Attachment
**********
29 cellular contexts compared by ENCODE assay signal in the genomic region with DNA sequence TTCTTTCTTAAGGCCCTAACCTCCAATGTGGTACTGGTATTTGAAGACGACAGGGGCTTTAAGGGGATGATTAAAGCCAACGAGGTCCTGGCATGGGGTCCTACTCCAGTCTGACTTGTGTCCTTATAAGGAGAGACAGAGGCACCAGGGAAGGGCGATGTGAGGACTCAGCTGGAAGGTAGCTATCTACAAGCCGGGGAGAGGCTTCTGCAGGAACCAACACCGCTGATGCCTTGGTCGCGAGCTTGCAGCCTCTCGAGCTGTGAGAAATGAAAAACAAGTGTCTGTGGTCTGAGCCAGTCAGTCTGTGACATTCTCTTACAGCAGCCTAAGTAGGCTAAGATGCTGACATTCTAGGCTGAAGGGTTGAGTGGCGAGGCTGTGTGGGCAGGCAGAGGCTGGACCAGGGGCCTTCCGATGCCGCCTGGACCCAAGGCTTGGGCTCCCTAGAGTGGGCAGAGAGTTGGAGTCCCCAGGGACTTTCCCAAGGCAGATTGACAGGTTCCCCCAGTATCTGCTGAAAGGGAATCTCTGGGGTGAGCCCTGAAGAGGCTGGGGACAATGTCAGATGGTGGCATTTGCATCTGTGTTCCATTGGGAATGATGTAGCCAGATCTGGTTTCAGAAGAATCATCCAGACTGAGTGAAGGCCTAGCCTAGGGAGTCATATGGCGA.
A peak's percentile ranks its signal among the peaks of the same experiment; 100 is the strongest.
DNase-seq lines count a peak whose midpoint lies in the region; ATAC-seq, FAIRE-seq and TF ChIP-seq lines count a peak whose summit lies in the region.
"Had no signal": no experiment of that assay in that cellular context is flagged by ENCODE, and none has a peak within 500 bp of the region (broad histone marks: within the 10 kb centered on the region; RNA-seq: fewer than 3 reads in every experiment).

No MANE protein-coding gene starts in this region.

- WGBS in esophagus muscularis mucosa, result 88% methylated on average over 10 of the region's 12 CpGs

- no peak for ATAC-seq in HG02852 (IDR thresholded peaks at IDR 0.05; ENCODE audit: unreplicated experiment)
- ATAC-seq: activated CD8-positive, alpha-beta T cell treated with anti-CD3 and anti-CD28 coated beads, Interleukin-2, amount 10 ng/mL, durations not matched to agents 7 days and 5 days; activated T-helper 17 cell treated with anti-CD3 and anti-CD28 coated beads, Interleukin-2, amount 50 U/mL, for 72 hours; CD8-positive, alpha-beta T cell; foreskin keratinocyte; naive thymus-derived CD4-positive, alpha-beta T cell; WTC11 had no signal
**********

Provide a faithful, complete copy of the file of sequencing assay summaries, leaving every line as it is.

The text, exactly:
29 cellular contexts compared by ENCODE assay signal in the genomic region with DNA sequence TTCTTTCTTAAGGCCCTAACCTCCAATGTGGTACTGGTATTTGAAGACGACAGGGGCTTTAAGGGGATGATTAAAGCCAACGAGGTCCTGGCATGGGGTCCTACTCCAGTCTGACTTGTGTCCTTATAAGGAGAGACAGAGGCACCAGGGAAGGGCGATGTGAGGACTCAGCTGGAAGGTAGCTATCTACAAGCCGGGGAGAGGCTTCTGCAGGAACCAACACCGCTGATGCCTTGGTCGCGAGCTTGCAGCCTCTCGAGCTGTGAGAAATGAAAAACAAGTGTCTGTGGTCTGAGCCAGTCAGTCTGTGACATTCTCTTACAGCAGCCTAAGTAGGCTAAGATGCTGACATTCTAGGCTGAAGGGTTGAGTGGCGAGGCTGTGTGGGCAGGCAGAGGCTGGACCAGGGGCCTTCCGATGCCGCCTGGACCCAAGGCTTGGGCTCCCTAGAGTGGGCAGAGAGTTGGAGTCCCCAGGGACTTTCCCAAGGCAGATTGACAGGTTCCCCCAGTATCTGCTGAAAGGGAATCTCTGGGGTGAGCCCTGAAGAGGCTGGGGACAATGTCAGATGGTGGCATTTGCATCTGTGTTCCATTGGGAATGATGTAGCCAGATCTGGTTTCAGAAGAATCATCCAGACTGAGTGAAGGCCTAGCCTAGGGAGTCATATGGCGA.
A peak's percentile ranks its signal among the peaks of the same experiment; 100 is the strongest.
DNase-seq lines count a peak whose midpoint lies in the region; ATAC-seq, FAIRE-seq and TF ChIP-seq lines count a peak whose summit lies in the region.
"Had no signal": no experiment of that assay in that cellular context is flagged by ENCODE, and none has a peak within 500 bp of the region (broad histone marks: within the 10 kb centered on the region; RNA-seq: fewer than 3 reads in every experiment).

No MANE protein-coding gene starts in this region.

- WGBS in esophagus muscularis mucosa, result 88% methylated on average over 10 of the region's 12 CpGs

- no peak for ATAC-seq in HG02852 (IDR thresholded peaks at IDR 0.05; ENCODE audit: unreplicated experiment)
- ATAC-seq: activated CD8-positive, alpha-beta T cell treated with anti-CD3 and anti-CD28 coated beads, Interleukin-2, amount 10 ng/mL, durations not matched to agents 7 days and 5 days; activated T-helper 17 cell treated with anti-CD3 and anti-CD28 coated beads, Interleukin-2, amount 50 U/mL, for 72 hours; CD8-positive, alpha-beta T cell; foreskin keratinocyte; naive thymus-derived CD4-positive, alpha-beta T cell; WTC11 had no signal